So here’s the formula I learned:
I desire an outcome like Christy’s + I  delight in the Lord + have God moments = God will give me what I want!

It sure did sound like a guarantee to me.

Stories like Christy’s, along with books like I Kissed Dating Goodbye and Boy Meets Girl only contributed to my formula belief that as long as I did  X and Y, God guaranteed me Z. But, life and experience has taught me otherwise… Here’s what I know to be true.

God doesn’t owe me ANYTHING. No matter how many God moments I experience or how Christian my behavior is.

Saving sex for marriage doesn’t guarantee you marry the right person or a successful marriage. Just ask my best friend. (In fact, I know a lot of couples who didn’t wait to have sex and their marriages aren’t any different from those who chose to wait. #Justsayin. )

Tithing and giving doesn’t guarantee you a big house, a brand new mini van, and lavish vacations. Just ask my brother and sister-in-love.

Putting other people before yourself doesn’t guarantee you a cancer free life. Just ask my mom. Oh wait, you can’t. She died from cancer.

Being content in singleness doesn’t guarantee you’ll ever find your person. Just ask one of my former co-workers and youth sponsors.

Graduating from a Christian program or college doesn’t guarantee you a successful ministry career. Ask any Master’s Commission student then and now.

Reading your bible, memorizing scripture and competing in Junior Bible Quiz doesn’t guarantee you won’t end up battling depression and anxiety. Just ask me. (Thank God, I don’t anymore!)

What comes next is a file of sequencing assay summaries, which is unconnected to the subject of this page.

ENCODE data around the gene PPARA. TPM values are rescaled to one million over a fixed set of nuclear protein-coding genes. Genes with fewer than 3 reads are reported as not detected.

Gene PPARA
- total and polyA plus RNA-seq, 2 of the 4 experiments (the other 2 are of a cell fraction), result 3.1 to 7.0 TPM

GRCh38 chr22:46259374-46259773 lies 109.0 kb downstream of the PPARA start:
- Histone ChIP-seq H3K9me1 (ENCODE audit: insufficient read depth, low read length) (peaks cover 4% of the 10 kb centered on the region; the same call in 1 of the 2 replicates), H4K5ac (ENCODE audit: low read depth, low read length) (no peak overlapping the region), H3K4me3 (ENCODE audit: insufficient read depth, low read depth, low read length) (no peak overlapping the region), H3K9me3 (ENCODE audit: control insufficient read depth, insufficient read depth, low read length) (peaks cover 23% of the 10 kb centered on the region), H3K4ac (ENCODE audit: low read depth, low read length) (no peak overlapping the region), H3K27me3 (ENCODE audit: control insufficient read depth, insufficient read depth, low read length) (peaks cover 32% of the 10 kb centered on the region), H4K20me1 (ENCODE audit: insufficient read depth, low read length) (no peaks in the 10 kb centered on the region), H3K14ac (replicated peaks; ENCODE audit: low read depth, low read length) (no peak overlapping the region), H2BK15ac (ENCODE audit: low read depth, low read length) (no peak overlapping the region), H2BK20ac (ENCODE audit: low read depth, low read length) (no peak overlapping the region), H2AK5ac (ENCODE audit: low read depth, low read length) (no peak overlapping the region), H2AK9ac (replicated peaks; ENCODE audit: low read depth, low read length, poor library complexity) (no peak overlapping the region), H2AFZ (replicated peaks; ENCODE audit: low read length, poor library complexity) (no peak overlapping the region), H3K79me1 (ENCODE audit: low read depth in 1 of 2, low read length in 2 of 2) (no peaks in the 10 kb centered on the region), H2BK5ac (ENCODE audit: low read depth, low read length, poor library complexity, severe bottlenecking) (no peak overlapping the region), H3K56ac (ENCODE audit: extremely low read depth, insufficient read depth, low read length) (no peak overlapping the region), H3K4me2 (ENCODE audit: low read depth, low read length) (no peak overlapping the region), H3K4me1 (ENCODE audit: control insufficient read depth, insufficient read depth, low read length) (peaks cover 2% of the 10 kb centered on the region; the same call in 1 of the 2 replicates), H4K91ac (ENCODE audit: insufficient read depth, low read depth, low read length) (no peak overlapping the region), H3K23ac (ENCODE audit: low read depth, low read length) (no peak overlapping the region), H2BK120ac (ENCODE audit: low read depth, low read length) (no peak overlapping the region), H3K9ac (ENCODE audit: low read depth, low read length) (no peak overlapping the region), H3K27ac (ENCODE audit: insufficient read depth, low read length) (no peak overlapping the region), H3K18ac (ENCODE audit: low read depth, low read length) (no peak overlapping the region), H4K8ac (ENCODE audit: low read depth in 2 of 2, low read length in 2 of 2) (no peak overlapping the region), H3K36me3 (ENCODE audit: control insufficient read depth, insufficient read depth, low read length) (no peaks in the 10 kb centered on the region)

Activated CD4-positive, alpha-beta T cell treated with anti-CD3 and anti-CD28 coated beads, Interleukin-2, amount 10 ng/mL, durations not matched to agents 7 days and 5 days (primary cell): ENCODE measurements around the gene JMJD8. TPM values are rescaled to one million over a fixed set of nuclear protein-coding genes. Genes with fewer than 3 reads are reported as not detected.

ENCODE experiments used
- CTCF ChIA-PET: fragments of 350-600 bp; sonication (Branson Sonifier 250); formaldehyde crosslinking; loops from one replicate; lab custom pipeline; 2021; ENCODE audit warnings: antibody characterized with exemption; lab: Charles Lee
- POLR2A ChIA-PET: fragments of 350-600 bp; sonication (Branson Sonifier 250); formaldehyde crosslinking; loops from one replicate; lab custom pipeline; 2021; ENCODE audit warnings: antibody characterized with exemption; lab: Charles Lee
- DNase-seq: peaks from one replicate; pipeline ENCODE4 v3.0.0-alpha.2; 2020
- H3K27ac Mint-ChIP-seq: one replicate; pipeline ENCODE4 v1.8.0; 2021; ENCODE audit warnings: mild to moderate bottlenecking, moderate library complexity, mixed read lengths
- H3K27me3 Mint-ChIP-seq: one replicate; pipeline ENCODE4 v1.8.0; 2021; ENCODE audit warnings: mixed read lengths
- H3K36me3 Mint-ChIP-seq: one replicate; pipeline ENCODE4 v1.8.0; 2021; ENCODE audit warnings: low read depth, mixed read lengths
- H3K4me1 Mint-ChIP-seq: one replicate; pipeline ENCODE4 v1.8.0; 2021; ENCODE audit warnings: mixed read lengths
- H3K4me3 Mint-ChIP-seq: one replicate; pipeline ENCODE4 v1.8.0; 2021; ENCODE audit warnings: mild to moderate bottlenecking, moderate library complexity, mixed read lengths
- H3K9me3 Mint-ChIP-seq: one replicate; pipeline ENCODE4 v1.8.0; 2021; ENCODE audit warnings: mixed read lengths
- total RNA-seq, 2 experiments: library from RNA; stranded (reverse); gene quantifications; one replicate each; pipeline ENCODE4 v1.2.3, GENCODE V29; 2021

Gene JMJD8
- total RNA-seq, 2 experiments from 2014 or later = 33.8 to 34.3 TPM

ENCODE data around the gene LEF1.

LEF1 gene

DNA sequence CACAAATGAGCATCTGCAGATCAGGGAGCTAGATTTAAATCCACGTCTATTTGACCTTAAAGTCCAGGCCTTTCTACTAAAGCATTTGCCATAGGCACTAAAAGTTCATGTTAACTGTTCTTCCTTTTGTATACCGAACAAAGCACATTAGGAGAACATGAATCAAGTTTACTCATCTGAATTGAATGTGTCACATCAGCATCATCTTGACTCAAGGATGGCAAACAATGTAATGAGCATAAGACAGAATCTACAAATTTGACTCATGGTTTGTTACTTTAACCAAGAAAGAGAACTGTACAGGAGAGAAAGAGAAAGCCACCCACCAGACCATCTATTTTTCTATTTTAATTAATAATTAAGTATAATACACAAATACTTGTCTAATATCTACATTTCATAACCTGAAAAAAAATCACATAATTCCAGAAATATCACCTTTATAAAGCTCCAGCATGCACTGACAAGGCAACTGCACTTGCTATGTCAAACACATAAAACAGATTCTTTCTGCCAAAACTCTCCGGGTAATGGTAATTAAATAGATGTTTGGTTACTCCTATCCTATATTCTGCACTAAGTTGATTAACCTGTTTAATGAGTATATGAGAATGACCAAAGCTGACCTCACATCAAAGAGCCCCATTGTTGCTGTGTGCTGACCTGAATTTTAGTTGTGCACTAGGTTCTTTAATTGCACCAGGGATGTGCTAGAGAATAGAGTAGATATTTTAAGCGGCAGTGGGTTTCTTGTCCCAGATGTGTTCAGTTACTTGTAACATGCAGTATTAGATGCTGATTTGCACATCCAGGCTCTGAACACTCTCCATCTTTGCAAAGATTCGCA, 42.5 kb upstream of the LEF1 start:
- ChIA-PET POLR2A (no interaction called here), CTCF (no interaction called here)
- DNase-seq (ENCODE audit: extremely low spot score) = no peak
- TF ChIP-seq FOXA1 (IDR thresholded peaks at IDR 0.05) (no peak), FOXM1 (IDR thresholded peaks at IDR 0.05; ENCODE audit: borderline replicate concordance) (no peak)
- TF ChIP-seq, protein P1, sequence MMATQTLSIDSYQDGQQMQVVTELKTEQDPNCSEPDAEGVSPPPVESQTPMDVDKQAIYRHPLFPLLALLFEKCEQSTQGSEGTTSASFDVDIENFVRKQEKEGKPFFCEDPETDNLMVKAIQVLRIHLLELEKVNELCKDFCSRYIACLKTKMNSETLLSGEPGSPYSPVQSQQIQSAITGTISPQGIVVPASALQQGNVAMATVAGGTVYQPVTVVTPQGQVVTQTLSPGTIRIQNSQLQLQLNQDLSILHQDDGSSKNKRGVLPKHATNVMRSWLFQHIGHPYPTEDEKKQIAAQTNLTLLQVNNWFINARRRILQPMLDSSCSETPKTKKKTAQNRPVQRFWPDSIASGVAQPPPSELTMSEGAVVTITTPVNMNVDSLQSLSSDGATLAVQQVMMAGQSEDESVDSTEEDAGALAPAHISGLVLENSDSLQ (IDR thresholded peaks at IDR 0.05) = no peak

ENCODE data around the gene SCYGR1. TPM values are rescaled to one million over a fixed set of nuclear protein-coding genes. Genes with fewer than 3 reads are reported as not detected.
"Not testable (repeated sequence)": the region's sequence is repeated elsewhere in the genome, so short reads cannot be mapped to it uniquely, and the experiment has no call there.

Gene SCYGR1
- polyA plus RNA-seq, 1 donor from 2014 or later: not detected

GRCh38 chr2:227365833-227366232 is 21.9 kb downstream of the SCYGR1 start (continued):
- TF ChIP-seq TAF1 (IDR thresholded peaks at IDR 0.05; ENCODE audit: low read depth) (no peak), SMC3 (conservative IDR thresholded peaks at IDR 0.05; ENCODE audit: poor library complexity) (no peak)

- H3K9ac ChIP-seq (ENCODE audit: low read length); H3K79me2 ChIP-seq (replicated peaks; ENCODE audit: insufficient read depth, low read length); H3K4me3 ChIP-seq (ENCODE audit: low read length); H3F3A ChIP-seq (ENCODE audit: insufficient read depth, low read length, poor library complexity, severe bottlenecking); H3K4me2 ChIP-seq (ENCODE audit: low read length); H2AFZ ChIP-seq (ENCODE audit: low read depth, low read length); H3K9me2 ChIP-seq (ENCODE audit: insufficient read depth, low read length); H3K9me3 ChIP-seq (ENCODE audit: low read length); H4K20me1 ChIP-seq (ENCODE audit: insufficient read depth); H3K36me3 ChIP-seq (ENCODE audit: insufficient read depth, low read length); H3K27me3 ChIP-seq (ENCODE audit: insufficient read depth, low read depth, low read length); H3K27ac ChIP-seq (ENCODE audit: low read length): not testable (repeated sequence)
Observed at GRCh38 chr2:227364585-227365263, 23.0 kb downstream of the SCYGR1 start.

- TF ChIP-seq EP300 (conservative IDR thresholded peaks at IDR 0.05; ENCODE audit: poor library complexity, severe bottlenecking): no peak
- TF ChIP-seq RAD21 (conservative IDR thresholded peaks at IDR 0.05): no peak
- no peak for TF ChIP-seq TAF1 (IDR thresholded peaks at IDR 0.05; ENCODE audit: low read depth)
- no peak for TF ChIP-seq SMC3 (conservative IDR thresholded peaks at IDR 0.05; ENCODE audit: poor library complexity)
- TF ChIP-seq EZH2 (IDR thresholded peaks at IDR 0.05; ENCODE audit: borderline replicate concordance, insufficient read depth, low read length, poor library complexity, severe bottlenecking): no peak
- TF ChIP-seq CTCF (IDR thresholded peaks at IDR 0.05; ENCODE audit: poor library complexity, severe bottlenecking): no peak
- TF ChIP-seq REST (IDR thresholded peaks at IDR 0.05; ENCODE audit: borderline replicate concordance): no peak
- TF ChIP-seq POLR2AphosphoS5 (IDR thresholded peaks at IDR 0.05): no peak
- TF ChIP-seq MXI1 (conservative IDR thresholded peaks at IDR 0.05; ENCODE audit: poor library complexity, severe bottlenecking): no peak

I hate sounding cynical. Really, I do. And, I’m not. I promise. But, these are the kind of things I WISH someone had told me when I was growing up. Shoot, it would’ve been great for someone to smash these toxic spiritual formulas even as little as a year ago.

While He may not guarantee my idea of a perfect ending, a successful marriage, the American dream, and impeccable health, it took my personal shipwreck to unlearn these spiritually toxic formulas and relearn what God DOES guarantee me…

He does promise He’ll never leave or forsake me.  He promises the plans He has for me are good and not for disaster, to give me a future and a hope. He promises rest for when I’m weary and burdened. To supply all my needs from His glorious riches. He promises nothing can ever separate me from His love. He promises salvation if I confess with my mouth that Jesus is Lord and believe in my heart that God raised him from the dead. He promises if I am in Christ, I am a new creature. He promises when I walk through the valley of the shadow of death, he’ll be with me. He promises He will make all things work for my good.

And those are just a few! And, you know what? I believe Him. My trust issues are coming along.

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These guarantees, my friends, are guarantees you can live real life with. These promises will get you through the valleys and raise you above the turbulence.

And, the best thing about these promises? I don’t have to do ANYTHING to earn them.

Not one formula is required.

Dwell in Vulnerability

I remember when I saw a Toyota Venza for the first time. It was a Sunday, after church, and it was parked right next to me. I formed an immediate crush on it. From that moment on, I saw Toyota Venza’s EVERYWHERE.  (I took it as a sign that I should get one… so I did. Haha. )

That, my friends, is called the Baader-Meinhof phenomenon  – a frequency illusion – and it is in full affect in my life right now with the concept of Vulnerability.

It all started with my counselor guiding me through steps toward understanding our need to be “fully known”. That phrase irritated me instantaneously, and my first instinct was to reject the very notion.  After everything my heart had been through the last six months, I felt like my heart had reached its’ heart break quota. The idea of being fully known sounded about as logical for my heart’s condition as pouring salt into an open wound. So many thoughts ran through my head as she continued to talk to me about the vulnerability of being fully known. I thought to myself:

Lady, there ain’t no way I’m letting my guard down for anyone right now.